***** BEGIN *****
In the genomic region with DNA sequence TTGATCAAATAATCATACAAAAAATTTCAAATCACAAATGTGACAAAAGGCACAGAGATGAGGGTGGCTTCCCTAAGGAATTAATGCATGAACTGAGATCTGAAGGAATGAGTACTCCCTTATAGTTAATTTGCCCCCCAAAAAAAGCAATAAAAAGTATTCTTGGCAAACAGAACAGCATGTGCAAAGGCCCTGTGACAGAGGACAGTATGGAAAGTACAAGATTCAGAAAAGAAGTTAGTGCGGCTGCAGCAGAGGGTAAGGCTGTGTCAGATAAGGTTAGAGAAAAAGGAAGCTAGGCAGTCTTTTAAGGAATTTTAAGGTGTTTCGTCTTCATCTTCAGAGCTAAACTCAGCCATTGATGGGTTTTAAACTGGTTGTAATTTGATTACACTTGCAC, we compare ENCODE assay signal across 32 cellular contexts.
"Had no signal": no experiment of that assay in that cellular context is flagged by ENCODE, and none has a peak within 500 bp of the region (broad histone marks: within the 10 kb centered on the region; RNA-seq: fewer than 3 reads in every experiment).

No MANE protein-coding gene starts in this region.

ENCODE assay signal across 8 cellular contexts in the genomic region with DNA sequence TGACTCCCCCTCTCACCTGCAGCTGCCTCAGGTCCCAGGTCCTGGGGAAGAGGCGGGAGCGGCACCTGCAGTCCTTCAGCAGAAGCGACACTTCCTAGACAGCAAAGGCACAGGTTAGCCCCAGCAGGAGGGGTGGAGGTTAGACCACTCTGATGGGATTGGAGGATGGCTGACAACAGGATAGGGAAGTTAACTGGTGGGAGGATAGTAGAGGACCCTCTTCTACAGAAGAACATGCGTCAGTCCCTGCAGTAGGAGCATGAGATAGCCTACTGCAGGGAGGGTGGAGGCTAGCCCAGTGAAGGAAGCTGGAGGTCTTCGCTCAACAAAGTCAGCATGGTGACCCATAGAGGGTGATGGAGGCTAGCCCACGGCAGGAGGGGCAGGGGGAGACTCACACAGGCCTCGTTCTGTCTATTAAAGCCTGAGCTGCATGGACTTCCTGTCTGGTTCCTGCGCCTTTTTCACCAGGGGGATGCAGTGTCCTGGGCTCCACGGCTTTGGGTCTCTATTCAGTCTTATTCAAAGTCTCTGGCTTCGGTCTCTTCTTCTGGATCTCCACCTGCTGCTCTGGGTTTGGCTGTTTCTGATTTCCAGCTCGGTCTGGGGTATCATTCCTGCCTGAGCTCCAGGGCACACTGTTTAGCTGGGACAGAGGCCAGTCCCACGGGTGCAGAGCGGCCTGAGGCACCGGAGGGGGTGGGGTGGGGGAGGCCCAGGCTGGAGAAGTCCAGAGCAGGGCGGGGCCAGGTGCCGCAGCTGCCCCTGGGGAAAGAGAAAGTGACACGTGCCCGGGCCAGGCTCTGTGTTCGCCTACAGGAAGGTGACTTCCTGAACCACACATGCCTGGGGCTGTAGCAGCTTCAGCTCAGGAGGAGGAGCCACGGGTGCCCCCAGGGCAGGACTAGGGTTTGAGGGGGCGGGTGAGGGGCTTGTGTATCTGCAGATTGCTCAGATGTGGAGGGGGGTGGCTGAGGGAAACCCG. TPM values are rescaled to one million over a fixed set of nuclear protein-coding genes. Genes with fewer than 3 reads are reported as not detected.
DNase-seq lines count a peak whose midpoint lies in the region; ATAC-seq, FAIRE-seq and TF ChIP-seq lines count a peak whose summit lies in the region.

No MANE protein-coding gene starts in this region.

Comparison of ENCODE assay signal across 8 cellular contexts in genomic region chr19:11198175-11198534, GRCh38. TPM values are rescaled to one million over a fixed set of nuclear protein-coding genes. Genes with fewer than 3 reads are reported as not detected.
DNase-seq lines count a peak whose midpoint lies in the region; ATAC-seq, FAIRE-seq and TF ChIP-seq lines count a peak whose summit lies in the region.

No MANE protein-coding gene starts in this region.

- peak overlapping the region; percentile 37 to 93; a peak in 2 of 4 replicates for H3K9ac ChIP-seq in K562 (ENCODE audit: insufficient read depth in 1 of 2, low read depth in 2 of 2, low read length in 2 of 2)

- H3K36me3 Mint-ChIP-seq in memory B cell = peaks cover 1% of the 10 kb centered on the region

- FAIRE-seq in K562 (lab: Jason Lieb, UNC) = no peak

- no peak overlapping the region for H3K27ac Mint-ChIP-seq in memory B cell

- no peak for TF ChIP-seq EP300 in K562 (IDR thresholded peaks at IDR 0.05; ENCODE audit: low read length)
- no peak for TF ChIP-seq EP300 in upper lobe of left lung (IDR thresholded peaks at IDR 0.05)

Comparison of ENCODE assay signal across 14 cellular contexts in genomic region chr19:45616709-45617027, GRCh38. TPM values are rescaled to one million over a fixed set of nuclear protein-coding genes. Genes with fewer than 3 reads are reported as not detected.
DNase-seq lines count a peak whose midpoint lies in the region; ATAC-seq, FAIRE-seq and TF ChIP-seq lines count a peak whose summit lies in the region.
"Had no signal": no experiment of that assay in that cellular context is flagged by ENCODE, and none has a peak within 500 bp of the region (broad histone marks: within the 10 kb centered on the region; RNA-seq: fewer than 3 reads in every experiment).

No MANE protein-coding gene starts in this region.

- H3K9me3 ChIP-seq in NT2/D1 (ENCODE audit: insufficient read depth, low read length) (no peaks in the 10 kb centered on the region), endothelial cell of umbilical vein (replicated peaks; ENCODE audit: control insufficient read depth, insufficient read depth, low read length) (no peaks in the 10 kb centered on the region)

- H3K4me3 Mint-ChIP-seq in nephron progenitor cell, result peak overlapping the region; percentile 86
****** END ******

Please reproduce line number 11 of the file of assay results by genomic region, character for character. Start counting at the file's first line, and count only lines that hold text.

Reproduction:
- H3K36me3 Mint-ChIP-seq in memory B cell = peaks cover 1% of the 10 kb centered on the region